would have done and what you
did would have been very different. This is partly because I have been trained as an athletic trainer. That's very different than an athletic director, though they usually have some training in basic taping, splinting, and bracing. In my (previous) capacity as an athletic trainer, I worked under the team physician and was given broad latitude to evaluate and treat athletic injuries and also to refer to appropriate outside entities as I deemed necessary. I've also been through Paramedic School and Nursing school
and given that both are likely fairly representative of Paramedic and Nursing education for entry to practice, neither came close to the physical exam depth that I received as an athletic trainer. Yes, I have a Bachelors in Sports Med. Now then, for people that wandered into the training room that were asking for first aid, I'd give them first aid help and send them on their way. If they've already got a finger splint, it's in hand, and it just needs to be re-wrapped, I'll do that and send them on their way.
The only liability you normally would face from re-taping a finger splint would be if you taped it back on with the tape being applied too tight or the elastic wrap being applied too tight. What would I have done? I would have wrapped the split in place after doing a quick eval and sent the kid on her way. I would also have required the parent obtain a physician's note excusing the kid from PE as I'm not going to want to keep treating an aggravated injury from PE activity. How long would that take me? Far less time than it would take to type this post. If the parent (and AD in this case) refuses to get the Medical Excuse, I'll draw a very hard line at the first PE injury... no treating in-house, it's off to the MD for evaluation.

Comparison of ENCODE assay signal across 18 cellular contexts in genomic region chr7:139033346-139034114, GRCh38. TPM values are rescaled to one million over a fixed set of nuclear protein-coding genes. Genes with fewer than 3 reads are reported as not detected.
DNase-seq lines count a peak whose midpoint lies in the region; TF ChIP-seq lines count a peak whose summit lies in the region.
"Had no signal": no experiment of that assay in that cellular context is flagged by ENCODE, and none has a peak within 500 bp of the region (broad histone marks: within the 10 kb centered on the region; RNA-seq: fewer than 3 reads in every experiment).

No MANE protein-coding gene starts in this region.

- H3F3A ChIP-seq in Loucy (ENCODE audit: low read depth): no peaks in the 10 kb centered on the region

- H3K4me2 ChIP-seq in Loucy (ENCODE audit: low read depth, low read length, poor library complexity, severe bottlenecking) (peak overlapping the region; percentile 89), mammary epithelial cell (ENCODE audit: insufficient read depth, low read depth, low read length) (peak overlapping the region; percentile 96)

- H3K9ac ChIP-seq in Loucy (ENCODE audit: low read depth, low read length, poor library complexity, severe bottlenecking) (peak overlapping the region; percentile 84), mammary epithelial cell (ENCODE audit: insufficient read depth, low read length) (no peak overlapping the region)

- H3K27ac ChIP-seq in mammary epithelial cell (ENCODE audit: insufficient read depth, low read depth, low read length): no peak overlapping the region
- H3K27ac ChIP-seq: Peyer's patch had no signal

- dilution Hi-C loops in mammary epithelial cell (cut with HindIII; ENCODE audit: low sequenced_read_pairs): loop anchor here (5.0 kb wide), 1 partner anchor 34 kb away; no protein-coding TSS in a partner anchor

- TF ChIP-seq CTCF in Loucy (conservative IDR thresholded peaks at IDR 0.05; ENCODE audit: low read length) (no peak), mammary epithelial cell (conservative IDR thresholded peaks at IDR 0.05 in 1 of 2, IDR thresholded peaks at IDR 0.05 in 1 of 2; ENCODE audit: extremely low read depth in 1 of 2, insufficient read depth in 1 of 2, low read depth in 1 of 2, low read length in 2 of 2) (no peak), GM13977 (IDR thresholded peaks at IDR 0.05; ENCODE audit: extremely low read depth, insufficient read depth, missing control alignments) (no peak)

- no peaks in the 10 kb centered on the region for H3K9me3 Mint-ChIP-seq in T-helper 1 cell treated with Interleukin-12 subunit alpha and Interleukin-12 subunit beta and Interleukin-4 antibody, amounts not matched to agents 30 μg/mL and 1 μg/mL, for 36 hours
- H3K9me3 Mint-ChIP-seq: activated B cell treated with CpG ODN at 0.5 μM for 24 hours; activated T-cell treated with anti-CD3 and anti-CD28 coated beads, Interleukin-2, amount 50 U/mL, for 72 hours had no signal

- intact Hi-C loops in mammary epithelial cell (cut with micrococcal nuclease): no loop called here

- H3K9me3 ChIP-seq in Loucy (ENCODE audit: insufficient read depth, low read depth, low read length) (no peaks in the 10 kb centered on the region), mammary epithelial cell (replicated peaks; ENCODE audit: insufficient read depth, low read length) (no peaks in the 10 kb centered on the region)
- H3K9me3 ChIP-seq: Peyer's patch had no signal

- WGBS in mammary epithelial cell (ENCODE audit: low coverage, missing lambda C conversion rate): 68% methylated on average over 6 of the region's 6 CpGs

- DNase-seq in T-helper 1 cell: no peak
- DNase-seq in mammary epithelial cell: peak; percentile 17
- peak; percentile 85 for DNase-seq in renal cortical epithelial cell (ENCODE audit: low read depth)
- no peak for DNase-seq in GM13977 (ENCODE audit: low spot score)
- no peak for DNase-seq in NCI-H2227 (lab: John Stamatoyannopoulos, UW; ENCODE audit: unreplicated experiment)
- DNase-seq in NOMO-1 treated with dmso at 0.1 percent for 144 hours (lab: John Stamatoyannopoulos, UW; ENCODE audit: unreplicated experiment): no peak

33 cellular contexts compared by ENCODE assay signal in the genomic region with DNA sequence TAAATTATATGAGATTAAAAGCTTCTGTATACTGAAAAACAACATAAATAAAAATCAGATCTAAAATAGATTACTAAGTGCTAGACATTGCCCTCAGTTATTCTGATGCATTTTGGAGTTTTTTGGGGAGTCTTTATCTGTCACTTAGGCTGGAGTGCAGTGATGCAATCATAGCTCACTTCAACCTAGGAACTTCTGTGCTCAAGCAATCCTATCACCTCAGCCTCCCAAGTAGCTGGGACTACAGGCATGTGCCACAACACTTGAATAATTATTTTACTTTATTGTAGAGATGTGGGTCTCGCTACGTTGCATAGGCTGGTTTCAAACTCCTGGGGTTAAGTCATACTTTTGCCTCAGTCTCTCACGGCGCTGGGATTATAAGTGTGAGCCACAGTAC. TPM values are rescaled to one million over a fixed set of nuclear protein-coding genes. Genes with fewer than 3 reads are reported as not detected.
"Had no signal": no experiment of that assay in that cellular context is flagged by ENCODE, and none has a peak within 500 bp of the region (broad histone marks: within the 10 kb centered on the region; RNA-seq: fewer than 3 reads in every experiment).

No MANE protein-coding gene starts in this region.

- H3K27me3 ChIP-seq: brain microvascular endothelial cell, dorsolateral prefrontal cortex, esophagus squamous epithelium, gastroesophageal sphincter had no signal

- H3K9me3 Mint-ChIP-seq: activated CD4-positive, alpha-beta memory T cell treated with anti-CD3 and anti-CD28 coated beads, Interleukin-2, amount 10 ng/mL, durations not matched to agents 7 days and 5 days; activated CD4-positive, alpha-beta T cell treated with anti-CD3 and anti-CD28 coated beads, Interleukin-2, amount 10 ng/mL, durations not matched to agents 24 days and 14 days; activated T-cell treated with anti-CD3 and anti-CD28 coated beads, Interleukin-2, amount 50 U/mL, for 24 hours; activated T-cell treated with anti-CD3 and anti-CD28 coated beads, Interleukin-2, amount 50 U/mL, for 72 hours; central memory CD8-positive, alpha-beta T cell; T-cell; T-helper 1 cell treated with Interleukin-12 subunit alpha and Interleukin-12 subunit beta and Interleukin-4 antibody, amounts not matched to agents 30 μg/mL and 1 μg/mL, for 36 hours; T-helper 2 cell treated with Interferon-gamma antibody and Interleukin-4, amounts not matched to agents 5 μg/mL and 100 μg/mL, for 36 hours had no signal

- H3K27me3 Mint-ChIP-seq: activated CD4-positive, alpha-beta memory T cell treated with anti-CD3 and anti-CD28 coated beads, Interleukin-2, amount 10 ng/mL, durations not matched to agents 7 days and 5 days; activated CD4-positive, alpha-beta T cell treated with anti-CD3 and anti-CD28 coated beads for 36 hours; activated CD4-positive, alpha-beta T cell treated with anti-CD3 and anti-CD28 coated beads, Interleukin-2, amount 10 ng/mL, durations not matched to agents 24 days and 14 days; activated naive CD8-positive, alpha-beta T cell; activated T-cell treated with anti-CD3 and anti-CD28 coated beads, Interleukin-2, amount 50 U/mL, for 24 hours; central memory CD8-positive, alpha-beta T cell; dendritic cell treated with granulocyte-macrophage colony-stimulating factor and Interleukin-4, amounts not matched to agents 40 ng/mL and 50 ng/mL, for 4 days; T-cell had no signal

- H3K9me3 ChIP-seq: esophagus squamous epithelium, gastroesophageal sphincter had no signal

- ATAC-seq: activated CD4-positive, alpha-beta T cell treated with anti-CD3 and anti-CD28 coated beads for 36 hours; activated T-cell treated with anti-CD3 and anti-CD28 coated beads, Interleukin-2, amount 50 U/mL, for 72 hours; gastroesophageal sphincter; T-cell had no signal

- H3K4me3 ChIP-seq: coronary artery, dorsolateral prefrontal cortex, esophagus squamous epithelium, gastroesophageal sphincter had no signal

If I was not previously aware of the injury, I won't issue notes to get out of PE or anything like that, that's something I would require the physician to do. My athletes? That's a slightly different story. All I'd generally have to do is contact the athlete's PE teacher and advise them of the injury, what I've done, and what the athlete must avoid. The PE teachers do respect what I tell them because they'll have their athletes under my care soon enough... and if they push the issue, I'll send the athlete out to the team Doc and obtain a formal medical note. The team Doc and athletic department would provide me the authority to excuse athletes with sports-related injuries from PE.
No, I'm not a physician and I don't pretend to be one. Athletic trainers usually follow 1 of 2 major tracks if they stay in healthcare. They often become PAs or they become Physical Therapists. I became a Paramedic and an RN.